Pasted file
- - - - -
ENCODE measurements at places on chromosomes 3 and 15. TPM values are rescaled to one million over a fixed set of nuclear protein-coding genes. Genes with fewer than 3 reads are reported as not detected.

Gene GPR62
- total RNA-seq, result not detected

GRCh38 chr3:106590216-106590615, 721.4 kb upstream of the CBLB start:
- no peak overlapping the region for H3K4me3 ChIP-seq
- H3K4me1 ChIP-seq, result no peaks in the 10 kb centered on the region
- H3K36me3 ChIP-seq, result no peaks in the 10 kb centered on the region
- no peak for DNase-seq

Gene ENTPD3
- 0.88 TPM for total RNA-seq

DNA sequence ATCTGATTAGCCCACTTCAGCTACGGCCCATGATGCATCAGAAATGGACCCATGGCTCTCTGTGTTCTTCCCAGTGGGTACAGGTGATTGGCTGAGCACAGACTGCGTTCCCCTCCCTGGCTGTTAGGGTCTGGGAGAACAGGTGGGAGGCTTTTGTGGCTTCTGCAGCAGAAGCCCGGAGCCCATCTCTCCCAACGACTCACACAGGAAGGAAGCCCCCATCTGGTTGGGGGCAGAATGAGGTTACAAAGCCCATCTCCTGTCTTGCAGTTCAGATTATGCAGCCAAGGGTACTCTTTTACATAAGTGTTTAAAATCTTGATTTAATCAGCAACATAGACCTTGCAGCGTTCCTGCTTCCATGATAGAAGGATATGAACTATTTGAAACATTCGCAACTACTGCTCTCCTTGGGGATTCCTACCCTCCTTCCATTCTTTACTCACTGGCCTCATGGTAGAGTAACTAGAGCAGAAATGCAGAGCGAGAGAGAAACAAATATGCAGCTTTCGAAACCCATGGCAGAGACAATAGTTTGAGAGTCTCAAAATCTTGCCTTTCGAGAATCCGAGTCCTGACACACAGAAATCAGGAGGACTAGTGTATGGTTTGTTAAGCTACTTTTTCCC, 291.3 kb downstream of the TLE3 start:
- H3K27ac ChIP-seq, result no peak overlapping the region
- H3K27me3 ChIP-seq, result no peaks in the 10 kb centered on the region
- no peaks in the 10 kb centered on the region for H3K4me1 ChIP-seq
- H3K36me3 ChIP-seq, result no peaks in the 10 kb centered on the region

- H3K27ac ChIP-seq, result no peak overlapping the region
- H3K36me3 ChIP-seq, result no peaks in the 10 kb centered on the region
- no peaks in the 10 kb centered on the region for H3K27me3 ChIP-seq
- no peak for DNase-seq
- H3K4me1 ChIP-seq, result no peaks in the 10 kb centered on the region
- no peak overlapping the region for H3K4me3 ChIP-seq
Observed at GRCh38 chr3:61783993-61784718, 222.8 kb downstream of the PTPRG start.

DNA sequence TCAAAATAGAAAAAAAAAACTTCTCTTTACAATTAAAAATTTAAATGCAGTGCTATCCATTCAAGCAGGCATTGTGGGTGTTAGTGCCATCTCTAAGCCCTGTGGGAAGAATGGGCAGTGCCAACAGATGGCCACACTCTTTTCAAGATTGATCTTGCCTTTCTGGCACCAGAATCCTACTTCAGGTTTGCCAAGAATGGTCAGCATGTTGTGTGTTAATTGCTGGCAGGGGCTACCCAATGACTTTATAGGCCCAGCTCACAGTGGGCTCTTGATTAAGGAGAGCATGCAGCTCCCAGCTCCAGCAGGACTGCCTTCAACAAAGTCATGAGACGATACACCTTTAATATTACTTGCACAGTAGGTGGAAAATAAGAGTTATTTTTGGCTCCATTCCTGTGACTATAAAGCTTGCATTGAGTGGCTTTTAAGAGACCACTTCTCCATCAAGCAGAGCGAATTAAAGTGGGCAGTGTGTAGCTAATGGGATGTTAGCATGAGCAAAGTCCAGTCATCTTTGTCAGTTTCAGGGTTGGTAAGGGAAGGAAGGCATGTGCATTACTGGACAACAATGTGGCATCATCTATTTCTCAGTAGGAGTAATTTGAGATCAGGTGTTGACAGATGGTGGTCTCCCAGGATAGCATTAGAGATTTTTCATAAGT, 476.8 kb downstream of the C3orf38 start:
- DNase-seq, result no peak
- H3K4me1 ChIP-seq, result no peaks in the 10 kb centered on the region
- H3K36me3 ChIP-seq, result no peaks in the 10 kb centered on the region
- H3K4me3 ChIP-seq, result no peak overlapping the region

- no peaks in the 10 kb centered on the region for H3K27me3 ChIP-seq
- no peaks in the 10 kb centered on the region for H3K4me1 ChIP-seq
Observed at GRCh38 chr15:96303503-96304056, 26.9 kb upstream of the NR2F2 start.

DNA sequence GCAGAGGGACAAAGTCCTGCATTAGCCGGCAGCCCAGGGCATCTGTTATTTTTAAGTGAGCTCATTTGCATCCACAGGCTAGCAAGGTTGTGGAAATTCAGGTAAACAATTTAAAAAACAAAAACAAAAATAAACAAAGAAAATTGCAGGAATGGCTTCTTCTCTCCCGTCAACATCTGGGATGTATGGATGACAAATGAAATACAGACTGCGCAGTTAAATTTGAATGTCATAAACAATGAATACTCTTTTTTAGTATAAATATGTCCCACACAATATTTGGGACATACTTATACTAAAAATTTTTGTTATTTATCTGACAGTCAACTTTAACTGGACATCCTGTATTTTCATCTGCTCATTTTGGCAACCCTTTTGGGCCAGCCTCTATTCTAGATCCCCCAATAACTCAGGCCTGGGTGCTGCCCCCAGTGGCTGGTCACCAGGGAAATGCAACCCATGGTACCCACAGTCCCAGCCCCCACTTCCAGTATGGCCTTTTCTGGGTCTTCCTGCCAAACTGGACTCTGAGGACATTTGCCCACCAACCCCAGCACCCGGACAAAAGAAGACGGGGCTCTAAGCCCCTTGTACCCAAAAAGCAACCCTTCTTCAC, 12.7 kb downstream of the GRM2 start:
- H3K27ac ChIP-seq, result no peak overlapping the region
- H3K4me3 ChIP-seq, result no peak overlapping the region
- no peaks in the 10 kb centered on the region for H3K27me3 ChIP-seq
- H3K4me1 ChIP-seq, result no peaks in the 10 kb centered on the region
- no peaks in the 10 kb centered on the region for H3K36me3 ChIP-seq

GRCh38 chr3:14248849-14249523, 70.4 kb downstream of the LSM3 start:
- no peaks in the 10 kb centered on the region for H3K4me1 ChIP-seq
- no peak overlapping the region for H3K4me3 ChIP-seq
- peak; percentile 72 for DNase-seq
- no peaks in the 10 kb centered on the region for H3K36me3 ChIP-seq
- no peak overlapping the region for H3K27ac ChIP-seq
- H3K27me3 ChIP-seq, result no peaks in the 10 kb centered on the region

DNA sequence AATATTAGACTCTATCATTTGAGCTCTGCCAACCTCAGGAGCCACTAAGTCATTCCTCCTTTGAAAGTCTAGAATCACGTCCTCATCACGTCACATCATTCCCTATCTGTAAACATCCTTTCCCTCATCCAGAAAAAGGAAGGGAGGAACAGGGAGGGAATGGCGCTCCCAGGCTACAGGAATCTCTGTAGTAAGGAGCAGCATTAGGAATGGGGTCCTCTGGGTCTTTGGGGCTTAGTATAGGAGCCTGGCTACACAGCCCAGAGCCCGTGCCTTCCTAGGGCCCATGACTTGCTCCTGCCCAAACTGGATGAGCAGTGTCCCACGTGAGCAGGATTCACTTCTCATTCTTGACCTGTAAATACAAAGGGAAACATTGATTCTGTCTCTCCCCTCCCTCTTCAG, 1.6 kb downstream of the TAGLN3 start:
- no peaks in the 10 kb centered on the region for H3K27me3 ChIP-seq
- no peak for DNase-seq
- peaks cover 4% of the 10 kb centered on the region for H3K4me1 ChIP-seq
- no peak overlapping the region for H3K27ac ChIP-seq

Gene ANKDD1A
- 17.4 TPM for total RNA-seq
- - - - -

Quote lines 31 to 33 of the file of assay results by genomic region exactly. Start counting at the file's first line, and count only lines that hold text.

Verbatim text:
DNA sequence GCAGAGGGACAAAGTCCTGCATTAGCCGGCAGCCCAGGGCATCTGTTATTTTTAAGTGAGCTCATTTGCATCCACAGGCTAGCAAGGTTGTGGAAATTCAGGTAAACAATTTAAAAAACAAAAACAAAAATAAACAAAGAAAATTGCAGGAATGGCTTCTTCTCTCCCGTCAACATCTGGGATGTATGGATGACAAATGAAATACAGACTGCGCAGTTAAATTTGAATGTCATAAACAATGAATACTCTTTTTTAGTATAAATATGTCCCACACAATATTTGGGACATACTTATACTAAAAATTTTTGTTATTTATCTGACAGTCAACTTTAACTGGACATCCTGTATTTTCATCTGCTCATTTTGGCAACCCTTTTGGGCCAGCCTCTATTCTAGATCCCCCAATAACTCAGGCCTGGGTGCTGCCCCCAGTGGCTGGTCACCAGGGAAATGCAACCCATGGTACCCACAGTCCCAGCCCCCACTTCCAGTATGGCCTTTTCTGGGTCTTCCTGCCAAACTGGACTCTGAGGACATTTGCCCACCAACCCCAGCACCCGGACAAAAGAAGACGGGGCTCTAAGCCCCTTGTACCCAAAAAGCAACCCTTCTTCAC, 12.7 kb downstream of the GRM2 start:
- H3K27ac ChIP-seq, result no peak overlapping the region
- H3K4me3 ChIP-seq, result no peak overlapping the region